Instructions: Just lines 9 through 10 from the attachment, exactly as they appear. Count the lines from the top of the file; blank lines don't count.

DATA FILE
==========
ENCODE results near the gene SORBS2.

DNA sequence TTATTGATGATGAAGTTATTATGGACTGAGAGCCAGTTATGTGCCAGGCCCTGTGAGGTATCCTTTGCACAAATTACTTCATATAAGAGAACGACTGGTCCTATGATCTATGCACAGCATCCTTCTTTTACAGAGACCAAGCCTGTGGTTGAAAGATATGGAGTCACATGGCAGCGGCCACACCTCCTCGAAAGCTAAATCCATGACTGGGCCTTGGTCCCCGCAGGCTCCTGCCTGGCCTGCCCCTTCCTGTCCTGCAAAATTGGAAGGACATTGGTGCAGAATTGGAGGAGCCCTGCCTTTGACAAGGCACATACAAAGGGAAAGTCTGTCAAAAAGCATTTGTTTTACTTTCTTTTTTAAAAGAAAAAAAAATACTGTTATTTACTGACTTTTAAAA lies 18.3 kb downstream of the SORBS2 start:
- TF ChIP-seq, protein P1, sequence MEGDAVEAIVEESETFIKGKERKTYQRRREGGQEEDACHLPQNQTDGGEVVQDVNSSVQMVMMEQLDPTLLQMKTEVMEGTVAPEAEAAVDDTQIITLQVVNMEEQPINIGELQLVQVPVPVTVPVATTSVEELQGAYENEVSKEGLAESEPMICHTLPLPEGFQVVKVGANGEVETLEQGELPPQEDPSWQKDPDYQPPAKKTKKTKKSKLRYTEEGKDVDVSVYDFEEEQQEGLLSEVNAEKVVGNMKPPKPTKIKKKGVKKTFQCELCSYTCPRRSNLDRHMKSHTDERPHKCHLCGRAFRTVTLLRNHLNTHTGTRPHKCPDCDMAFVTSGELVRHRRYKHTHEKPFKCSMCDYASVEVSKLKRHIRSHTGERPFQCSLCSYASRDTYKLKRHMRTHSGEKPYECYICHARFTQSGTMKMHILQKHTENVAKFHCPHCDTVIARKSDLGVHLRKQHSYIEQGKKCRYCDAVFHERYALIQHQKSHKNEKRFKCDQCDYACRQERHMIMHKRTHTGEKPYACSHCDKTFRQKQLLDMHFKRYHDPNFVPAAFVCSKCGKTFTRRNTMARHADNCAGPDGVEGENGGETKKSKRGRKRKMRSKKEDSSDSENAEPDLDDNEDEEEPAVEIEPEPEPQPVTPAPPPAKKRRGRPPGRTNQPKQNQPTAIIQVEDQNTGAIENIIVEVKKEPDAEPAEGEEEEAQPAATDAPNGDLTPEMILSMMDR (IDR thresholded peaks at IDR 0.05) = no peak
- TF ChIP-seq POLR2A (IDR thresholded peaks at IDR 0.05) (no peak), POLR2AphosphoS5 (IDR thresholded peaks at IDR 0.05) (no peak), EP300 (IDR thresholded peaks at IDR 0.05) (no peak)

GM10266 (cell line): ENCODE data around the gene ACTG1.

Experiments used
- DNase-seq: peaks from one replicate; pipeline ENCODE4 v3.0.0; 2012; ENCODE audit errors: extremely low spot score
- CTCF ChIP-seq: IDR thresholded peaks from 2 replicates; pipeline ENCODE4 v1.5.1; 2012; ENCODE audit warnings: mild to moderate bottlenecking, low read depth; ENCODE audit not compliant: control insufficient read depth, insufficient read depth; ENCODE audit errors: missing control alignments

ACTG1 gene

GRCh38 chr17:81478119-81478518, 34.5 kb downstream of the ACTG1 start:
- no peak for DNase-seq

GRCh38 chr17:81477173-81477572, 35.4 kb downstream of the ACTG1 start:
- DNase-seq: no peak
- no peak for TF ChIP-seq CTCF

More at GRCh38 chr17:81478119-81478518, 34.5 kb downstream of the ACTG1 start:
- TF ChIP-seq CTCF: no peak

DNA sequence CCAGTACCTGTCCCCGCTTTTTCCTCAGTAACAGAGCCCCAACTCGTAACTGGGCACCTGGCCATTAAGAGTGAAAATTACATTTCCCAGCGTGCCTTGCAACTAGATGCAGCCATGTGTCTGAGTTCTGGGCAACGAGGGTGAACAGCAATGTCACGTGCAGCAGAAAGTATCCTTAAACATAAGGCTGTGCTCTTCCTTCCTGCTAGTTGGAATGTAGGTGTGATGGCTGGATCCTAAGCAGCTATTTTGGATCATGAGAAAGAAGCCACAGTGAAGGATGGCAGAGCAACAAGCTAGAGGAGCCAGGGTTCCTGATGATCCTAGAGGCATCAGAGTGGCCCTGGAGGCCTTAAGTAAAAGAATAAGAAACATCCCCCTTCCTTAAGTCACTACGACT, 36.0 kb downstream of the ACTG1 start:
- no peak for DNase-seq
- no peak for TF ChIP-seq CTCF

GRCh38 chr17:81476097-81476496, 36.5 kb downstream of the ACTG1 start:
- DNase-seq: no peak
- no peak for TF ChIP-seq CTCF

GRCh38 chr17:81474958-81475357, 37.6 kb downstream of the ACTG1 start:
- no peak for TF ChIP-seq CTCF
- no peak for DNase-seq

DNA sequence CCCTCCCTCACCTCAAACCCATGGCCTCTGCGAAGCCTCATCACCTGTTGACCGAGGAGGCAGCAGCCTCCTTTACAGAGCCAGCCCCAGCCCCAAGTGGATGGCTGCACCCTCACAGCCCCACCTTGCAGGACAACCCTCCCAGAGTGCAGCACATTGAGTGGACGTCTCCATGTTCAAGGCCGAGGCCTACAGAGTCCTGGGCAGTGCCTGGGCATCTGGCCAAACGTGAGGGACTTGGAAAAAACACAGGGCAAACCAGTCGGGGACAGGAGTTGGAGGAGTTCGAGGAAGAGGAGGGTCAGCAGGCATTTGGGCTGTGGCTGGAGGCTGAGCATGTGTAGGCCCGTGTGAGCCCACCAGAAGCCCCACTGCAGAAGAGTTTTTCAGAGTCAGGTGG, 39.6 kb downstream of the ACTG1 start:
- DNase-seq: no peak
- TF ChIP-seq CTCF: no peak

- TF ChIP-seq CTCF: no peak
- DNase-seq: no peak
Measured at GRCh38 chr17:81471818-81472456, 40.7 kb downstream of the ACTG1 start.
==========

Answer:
ACTG1 gene

GRCh38 chr17:81478119-81478518, 34.5 kb downstream of the ACTG1 start: